The big unknown in Stuart Robert’s grand designs for Services Australia: how much will it cost?


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One major thing was missing from Government Services Minister Stuart Robert’s big update on digital transformation and the plans for Services Australia on Friday: what it’s all going to cost.

Robert revealed seven streams of work on the service delivery reforms, and two cross-agency taskforces that are respectively working towards whole-of-government information architecture, and new funding models for government IT purchasing better suited to subscription-based cloud services and agile, iterative projects.

“The Treasurer would be very, very unhappy if I spoke about funding prior to MYEFO coming out,” the minister said after his speech to the Australian Information Industry Association. The mid-year fiscal and economic outlook is due at the end of January.

One of the IT industry group’s lunch guests asked how he was going with “removing barriers to getting funding and creating opportunities for agencies to get started on exploring ideas, innovating and driving those quickly and iteratively across government, so that we get the best opportunity to see what succeeds and what doesn’t”.

“I’m not overly concerned about government’s capacity to fund this agenda,” he said. “That’s, in short, the dividend of a strong economy. The budget is … moving into surplus, and because of that there’s actually spare capacity for us to lean in and fund things that matter.”

Minister for Government Services Stuart Robert at the National Press Club in Canberra, Thursday, November 14, 2019. (AAP Image/Mick Tsikas)

Of course, the claim that the economy is strong is quite debatable and the predicted surplus might not happen. The government’s opponents have also pointed out that a lot of savings have come from Robert’s portfolio, through a controversial underspend on the National Disability Insurance Scheme and cuts to the department he hopes to transform into a shining example of digital transformation that delivers “delightful” customer-centric services.

The Community and Public Sector Union responded to the speech by saying the government should hire more public servants and use fewer consultants, contractors and labour-hire employees.

“When you pull back the minister’s jargon, what we are looking at is a minister that wants to continue a reign of privatisation and jobs for mates,” said acting national secretary Melissa Donnelly. “If the Morrison government was serious about providing a world class customer experience, they would stop chasing short lived budget wins, and invest in the staff and ICT systems.”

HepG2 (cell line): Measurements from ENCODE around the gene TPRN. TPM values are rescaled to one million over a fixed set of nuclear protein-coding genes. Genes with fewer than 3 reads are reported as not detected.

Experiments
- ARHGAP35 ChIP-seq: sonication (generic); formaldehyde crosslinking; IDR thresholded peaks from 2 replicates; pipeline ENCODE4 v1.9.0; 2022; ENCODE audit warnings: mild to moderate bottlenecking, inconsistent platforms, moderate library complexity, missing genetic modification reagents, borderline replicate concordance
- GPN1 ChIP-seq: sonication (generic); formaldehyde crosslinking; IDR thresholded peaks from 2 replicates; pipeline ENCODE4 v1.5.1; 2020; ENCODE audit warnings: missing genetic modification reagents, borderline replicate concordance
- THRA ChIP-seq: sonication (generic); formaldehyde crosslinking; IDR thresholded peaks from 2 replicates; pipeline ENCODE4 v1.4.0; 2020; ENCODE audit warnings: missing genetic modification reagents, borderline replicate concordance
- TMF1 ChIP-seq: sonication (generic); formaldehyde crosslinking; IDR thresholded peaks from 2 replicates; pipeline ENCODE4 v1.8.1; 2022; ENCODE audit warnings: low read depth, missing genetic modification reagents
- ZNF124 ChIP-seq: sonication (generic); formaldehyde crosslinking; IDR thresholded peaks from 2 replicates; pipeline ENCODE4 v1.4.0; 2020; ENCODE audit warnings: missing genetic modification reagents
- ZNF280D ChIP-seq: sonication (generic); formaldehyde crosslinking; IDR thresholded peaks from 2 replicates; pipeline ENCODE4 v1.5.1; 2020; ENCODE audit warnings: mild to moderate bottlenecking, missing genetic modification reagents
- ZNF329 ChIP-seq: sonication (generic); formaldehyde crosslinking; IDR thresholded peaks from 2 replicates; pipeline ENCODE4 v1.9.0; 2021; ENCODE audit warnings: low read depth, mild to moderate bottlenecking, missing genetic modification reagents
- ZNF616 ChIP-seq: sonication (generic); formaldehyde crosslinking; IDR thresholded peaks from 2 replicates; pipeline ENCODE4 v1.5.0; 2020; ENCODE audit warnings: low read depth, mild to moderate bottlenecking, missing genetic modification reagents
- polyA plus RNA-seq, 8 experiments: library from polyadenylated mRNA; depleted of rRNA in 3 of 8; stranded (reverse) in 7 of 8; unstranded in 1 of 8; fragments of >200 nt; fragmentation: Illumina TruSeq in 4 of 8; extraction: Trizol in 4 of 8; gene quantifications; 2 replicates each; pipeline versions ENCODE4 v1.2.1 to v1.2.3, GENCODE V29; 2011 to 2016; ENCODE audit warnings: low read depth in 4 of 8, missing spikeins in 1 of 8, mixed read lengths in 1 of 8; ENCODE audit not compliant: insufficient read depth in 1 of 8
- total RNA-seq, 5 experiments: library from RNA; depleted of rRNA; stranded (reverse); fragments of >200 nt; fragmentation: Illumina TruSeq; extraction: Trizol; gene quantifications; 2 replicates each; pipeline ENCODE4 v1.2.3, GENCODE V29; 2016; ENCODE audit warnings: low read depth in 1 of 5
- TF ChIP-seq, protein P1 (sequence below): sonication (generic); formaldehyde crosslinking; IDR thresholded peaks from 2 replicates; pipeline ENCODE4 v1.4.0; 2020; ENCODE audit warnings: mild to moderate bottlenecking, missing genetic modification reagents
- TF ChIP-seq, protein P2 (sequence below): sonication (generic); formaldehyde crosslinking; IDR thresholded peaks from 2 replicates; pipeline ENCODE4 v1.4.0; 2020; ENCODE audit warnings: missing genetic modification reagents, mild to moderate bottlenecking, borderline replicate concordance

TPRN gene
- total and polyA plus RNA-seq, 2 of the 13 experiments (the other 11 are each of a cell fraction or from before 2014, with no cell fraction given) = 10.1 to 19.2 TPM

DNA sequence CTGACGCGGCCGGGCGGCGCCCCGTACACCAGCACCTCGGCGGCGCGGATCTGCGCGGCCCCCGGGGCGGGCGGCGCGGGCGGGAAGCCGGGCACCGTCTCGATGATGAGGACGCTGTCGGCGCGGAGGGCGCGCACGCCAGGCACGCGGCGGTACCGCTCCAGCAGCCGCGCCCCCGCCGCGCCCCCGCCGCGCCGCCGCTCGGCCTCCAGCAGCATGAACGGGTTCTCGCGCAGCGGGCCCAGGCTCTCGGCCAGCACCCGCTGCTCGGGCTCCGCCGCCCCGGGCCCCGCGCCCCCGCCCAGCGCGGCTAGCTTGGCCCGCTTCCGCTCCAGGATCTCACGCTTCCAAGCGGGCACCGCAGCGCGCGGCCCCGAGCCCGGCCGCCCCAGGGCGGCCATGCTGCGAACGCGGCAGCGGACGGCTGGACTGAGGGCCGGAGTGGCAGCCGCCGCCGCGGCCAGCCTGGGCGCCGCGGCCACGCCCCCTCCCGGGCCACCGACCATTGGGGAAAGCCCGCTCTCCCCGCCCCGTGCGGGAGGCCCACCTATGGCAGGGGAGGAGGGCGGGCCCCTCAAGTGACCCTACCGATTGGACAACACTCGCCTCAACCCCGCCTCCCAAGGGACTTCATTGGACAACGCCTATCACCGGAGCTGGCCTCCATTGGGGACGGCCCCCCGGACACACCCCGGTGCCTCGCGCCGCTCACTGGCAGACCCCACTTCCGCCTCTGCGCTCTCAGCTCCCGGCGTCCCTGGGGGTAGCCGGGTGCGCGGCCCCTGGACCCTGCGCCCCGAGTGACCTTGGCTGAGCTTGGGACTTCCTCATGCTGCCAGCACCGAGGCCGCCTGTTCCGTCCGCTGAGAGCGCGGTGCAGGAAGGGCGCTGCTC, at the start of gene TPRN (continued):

The minister said his five joint taskforces of public servants and consultants were moving at “extraordinary speed” and he would crack the whip to make sure there were no hold-ups due to concerns among public servants that services were not ready to roll out. He said the Services Australia team now knew his response to this would often be: “Everything’s awful until it’s not.”

“And the legal tail will not wag the customer-centric dog, in delivering services to Australians,” he said.

Robert says his department’s officers have also realised that he is “really tight” with the ATO’s chief information officer Ramez Katf, and not averse to directly calling senior public servants, even about relatively minor issues. He also like dropping into shopfronts unannounced to talk to customers and staff.

At one service centre, a staff member told him they weren’t using a particular piece of software because it wasn’t working. “I said, ‘Really? Let’s call the CIO about that.'”

Services Australia CIO Michael McNamara snapped into action and the issue was soon fixed. According to Robert, the same story played out another time, but when McNamara picked up the phone he was on holiday leave, overseas in a very different timezone, and it was his birthday. Still, the CIO called back the next day and played tech support to a lucky service centre employee.

“We want to connect with our staff and tell the message to our staff, ‘You’re valuable. You’re important. What we do matters to Australians. If there’s problems, we’re going to fix it.'”

Robert added that he was keen to see some of the thousands of ideas submitted by staff to an internal “innovation platform” implemented.

The minister said his completely unannounced inspections of the frontline troops would continue weekly and he would also not be afraid to get on the blower and demand answers from tech industry suppliers and ask their chief executives hard questions when things go wrong.


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